18. Werner Herzog
AGUIRRE: THE WRATH OF GOD, FITZCARRALDO, GRIZZLY MAN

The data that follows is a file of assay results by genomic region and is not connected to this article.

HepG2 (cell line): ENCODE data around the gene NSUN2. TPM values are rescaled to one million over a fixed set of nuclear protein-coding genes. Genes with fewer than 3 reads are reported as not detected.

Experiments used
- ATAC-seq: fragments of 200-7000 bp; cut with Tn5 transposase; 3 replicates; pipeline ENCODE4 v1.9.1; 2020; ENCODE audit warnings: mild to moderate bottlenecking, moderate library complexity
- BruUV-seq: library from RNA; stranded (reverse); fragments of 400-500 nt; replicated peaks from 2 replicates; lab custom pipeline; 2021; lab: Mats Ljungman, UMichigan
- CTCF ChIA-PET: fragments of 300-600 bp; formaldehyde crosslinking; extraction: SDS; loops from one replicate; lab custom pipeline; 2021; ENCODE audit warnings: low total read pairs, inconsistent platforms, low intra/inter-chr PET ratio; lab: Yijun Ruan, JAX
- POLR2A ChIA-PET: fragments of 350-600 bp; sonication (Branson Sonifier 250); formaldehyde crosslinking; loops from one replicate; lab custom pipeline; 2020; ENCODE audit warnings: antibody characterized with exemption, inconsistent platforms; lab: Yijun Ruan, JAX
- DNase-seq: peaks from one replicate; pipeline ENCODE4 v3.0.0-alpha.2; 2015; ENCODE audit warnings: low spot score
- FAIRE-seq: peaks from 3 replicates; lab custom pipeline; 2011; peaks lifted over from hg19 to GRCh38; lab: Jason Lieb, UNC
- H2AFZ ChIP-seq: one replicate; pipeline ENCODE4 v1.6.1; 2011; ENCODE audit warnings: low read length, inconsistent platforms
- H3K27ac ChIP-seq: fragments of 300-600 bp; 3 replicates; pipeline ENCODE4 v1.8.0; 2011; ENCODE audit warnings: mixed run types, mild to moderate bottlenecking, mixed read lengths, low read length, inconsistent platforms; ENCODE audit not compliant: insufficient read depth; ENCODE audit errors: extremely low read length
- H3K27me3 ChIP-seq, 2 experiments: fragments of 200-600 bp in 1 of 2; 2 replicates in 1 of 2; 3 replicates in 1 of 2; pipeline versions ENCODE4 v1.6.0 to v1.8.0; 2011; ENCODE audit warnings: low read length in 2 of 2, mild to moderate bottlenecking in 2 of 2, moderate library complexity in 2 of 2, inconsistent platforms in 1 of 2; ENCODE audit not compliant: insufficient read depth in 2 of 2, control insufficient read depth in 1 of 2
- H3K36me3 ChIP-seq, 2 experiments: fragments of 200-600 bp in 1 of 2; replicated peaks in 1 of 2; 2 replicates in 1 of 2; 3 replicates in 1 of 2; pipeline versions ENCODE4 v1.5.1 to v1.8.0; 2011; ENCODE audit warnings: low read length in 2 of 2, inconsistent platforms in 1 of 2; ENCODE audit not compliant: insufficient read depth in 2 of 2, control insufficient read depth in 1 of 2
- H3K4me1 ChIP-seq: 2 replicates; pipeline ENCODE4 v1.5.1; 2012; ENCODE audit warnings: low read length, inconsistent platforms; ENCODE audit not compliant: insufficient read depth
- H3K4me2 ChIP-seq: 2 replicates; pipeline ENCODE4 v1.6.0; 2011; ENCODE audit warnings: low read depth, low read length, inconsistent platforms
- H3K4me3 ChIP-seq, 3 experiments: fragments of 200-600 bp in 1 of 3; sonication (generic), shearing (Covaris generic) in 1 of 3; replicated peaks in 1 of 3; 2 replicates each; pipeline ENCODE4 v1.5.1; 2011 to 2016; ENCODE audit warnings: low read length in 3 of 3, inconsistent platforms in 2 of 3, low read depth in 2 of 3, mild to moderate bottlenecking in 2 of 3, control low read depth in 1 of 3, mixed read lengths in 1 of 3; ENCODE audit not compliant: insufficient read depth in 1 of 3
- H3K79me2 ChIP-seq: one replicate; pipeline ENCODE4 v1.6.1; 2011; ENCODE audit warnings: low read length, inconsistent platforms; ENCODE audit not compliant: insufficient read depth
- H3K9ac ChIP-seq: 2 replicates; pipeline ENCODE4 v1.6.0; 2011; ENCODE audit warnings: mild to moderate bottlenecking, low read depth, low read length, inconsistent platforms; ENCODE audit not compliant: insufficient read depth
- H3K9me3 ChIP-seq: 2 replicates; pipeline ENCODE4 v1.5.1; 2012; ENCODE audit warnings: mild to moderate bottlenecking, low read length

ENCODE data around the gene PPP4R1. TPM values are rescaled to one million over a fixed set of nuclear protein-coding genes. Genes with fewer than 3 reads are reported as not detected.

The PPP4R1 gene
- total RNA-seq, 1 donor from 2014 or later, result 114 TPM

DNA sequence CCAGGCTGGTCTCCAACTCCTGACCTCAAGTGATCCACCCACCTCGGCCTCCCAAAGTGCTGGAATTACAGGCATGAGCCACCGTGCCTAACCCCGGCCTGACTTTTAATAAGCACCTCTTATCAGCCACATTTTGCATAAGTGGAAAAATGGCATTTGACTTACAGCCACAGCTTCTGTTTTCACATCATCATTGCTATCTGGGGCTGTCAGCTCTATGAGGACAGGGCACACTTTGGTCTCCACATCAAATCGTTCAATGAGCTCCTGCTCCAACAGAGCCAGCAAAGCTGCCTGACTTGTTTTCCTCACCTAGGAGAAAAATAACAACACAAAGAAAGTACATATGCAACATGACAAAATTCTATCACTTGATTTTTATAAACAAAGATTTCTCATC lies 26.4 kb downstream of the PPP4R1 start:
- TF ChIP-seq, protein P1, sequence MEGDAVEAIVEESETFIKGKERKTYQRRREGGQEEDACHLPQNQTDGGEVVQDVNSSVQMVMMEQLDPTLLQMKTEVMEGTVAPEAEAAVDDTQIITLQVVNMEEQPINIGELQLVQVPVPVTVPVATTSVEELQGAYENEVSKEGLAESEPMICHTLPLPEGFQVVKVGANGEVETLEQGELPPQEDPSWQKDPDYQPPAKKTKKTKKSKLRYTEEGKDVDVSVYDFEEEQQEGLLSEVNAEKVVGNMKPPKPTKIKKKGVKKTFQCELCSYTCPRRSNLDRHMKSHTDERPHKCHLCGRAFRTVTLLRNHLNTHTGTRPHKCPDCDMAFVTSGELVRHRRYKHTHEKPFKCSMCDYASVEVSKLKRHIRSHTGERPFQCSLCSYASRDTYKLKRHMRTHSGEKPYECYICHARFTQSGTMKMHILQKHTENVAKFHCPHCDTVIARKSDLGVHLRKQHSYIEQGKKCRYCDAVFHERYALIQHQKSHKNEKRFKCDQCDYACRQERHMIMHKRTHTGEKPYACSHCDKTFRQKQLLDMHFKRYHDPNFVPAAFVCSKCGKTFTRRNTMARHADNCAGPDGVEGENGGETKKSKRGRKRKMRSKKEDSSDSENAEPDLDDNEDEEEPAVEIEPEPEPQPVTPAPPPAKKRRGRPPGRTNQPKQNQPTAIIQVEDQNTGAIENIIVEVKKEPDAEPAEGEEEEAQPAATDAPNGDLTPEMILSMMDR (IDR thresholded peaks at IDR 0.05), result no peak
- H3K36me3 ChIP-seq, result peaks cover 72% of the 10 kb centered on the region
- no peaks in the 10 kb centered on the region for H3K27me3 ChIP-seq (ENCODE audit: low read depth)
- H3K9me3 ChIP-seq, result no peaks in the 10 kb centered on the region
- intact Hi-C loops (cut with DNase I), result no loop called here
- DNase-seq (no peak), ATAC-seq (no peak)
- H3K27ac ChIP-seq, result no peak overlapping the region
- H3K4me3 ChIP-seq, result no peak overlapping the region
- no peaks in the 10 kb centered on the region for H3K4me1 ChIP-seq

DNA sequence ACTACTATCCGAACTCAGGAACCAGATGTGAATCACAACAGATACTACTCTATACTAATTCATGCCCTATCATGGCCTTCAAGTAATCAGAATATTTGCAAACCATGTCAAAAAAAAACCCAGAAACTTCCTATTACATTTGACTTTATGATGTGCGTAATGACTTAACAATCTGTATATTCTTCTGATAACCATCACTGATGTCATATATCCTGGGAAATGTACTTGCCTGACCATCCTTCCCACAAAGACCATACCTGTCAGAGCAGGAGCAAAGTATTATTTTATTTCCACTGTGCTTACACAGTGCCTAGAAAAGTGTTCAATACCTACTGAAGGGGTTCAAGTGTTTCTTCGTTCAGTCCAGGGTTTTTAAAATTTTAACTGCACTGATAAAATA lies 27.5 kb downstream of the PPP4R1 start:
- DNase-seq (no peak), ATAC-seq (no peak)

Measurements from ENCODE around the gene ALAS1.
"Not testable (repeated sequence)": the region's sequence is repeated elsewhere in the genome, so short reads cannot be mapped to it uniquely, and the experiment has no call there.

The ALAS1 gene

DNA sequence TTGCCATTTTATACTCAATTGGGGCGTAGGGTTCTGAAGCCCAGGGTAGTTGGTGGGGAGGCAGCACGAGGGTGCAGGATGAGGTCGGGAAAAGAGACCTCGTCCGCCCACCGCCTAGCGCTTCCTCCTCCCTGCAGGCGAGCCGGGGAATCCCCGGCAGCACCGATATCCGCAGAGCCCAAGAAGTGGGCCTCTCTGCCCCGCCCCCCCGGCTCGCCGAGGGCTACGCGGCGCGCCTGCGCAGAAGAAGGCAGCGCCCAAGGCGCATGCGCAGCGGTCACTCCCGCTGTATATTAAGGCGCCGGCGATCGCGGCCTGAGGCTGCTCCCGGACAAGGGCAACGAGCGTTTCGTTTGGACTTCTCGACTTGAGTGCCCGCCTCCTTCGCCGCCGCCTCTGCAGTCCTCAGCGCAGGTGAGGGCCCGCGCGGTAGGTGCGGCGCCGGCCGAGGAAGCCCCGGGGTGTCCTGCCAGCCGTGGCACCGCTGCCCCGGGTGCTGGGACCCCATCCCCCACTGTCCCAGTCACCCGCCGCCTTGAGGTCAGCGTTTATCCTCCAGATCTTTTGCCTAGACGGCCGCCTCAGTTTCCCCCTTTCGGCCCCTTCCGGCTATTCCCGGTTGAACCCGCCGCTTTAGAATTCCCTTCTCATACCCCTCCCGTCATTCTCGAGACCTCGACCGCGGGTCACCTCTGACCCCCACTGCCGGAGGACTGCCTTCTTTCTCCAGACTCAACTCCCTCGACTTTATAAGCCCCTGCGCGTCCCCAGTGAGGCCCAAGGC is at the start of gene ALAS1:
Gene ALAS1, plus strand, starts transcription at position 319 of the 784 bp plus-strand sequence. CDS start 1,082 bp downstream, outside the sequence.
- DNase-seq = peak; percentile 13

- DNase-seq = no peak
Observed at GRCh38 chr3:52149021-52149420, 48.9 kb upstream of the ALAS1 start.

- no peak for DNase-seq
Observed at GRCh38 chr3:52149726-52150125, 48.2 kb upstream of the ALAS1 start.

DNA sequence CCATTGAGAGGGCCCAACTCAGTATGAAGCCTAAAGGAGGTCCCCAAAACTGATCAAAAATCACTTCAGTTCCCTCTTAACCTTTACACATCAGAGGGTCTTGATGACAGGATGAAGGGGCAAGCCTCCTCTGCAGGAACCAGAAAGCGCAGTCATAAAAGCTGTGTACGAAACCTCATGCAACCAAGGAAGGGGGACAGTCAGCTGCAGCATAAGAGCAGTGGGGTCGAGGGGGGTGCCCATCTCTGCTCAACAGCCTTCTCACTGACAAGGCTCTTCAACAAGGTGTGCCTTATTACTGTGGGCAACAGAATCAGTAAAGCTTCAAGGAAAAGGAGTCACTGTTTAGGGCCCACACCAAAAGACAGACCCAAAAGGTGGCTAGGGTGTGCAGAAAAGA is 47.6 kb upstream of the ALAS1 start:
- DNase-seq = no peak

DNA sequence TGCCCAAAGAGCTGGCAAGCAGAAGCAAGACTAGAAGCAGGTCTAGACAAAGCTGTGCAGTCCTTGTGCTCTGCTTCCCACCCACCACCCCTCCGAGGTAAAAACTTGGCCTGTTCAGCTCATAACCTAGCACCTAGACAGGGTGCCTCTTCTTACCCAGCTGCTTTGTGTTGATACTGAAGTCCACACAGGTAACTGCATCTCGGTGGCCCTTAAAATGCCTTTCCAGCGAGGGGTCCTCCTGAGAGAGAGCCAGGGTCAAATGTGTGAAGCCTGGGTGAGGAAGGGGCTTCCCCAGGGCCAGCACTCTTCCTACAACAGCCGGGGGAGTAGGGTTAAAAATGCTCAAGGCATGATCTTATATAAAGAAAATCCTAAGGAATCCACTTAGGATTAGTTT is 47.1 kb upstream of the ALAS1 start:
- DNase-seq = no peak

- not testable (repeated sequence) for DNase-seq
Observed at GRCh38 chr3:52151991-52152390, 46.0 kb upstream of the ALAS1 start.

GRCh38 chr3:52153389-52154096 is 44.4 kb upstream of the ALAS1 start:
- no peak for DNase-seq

Munich-born Werner Herzog is a vagabond director. Beginning in 1962, Herzog’s career has taken a number of different forms but has always focused on his fascination and belief in the idea that all life is suffering. Herzog’s films are quirky without being silly and often feature a charismatic yet deeply psychologically disturbed protagonist, a bit like Herzog himself. Famously, Herzog does not watch and has not watched many films, making his cinema all the more remarkable as it generally comes from nowhere but books and his own mind. In 2009, he made Bad Lieutenant: Port of Call – New Orleans, a remake of Abel Ferrara’s 1990 film. Herzog’s claim at Ferrara’s derision of the film is that not only had he never seen the original, he had never heard of it, a claim that would seem laughable if made by anyone else. Herzog is perhaps best known for his volatile working relationship with the actor Klaus Kinski, with whom he made five films between 1972 and 1987, the most famous of these being Aguirre: the Wrath of God (1972), Nosferatu the Vampyre (1979), and Fitzcarraldo (1982). They would often get into huge rows on the set and even threatened to (or tried to depending on which reports you believe) kill each other. Their relationship is the subject of a 1999 documentary by Herzog called My Best Fiend. Despite the turmoil onset, the Herzog/Kinski collaboration brought out the best in each party. Kinski’s manic charisma is harnessed perfectly under Herzog’s less showy but equally disturbed tutelage. Herzog is also a very accomplished documentarian, making a number of acclaimed docs such as Little Dieter Needs to Fly (1997) (which later became the narrative film Rescue Dawn in 2006), Grizzly Man (2005), and Encounters at the End of the World (2009). His life is as strange and varied as anything in his films, having been shot by a sniper during an interview (“It was not a significant bullet.”) and saving Joaquin Phoenix after happening to witness the actor get into a nasty car accident. As long as there are stories of strange or interesting people to tell, Werner Herzog will be around to make movies about them.
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